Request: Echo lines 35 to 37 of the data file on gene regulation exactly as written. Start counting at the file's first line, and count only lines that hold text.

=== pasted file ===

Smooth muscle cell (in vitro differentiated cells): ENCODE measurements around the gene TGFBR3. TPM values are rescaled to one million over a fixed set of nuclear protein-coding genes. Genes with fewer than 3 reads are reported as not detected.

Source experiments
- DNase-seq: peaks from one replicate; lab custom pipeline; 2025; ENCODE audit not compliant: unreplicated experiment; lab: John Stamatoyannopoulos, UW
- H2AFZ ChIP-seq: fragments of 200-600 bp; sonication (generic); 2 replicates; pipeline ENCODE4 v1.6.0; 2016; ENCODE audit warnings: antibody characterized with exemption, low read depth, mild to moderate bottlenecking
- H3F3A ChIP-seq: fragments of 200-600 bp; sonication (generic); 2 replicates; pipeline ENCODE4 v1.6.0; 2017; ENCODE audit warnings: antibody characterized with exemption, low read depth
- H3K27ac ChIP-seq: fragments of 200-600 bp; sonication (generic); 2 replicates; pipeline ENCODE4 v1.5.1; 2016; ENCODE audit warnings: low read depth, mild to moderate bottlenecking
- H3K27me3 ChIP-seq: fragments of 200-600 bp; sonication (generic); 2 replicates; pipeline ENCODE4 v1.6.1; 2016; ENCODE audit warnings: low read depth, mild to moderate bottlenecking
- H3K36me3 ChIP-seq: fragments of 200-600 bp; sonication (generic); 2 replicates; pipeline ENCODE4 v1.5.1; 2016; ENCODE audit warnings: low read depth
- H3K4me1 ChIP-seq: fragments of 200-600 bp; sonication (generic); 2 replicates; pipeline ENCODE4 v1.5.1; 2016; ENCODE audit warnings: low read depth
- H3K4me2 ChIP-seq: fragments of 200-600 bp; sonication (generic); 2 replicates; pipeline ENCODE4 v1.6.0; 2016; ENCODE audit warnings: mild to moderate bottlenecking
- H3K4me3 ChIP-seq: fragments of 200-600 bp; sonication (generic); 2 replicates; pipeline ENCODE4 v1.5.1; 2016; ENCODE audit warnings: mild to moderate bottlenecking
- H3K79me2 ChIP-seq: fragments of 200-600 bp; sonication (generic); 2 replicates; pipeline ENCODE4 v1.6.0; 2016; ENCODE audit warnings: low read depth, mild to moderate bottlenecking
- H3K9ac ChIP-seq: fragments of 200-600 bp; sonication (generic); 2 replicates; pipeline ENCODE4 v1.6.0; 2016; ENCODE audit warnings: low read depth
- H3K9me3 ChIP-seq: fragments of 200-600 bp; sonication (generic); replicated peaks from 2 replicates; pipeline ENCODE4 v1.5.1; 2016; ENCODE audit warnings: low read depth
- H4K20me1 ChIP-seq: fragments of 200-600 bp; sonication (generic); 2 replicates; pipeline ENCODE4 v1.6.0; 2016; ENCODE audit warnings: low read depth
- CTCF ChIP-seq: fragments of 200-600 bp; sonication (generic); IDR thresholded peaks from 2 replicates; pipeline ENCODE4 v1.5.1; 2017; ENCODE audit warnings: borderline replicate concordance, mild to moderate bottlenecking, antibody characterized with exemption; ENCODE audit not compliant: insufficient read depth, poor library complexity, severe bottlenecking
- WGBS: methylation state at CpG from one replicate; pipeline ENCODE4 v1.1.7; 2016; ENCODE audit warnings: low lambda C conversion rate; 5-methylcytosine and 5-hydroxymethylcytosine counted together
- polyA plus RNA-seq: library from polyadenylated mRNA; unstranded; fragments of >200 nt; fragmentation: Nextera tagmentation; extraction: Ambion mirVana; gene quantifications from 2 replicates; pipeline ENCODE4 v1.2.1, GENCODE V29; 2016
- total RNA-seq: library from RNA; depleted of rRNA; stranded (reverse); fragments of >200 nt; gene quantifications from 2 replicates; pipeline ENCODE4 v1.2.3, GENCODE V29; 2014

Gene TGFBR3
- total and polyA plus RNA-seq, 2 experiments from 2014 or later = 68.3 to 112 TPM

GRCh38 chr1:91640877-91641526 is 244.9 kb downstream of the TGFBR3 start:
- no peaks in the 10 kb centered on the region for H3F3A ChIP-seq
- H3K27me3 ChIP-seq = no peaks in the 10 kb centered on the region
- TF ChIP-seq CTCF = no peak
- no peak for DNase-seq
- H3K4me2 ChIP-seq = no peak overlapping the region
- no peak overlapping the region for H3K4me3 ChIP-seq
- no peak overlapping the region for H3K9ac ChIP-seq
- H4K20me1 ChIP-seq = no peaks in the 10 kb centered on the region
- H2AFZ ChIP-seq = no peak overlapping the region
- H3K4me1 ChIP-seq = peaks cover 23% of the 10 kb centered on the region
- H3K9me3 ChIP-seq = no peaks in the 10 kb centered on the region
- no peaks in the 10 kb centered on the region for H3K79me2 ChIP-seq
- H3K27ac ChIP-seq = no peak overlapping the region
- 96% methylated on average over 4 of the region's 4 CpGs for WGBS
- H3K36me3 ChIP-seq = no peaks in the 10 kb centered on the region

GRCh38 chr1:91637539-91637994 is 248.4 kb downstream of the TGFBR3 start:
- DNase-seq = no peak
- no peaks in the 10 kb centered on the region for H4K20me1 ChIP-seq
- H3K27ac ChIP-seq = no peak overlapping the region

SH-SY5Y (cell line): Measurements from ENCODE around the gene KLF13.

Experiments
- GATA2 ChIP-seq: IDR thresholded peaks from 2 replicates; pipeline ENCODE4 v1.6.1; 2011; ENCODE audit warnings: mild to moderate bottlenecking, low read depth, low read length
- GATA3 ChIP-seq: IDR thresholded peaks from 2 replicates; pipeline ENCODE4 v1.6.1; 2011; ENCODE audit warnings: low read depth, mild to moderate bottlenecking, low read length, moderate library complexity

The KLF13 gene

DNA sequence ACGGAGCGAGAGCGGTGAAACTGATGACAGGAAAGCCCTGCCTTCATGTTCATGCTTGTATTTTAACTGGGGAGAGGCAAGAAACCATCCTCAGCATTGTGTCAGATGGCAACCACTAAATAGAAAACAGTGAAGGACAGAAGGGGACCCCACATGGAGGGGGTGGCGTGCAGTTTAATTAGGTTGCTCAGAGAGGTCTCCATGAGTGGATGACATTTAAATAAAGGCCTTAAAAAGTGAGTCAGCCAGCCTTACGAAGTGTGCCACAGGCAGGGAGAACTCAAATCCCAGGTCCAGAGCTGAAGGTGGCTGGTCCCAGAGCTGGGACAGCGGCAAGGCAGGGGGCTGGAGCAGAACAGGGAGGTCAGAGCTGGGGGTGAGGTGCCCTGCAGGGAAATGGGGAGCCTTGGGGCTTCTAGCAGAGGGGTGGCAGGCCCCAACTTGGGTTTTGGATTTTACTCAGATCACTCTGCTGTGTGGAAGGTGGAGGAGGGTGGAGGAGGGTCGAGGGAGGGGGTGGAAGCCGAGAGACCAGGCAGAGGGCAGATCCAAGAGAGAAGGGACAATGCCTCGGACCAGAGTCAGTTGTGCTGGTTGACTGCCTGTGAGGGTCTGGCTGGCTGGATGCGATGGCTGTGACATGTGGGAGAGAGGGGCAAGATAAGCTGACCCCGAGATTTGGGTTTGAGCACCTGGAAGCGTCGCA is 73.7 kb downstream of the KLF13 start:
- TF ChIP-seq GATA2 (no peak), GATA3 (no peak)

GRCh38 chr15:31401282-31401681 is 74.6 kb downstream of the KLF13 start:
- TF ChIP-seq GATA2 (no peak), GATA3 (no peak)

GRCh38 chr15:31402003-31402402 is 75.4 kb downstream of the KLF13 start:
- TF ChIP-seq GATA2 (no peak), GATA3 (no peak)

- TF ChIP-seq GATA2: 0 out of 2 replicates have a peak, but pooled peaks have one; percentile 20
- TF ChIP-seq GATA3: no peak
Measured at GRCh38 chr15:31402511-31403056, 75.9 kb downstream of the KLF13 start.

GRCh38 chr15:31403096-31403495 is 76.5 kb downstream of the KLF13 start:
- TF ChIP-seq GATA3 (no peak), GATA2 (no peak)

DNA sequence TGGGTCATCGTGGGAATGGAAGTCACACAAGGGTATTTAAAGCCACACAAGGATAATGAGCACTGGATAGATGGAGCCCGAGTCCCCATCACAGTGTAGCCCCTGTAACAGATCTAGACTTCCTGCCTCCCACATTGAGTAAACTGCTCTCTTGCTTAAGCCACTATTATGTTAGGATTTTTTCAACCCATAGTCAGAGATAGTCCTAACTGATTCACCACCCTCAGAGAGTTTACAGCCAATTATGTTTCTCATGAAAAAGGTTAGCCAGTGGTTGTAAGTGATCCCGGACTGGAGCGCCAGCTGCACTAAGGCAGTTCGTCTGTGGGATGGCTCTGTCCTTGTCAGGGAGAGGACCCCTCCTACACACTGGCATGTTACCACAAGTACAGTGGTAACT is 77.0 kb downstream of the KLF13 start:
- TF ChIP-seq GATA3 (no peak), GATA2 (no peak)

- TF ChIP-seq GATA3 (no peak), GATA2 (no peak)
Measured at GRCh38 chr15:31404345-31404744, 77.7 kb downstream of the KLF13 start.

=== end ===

- H3K27ac ChIP-seq = no peak overlapping the region
- 96% methylated on average over 4 of the region's 4 CpGs for WGBS
- H3K36me3 ChIP-seq = no peaks in the 10 kb centered on the region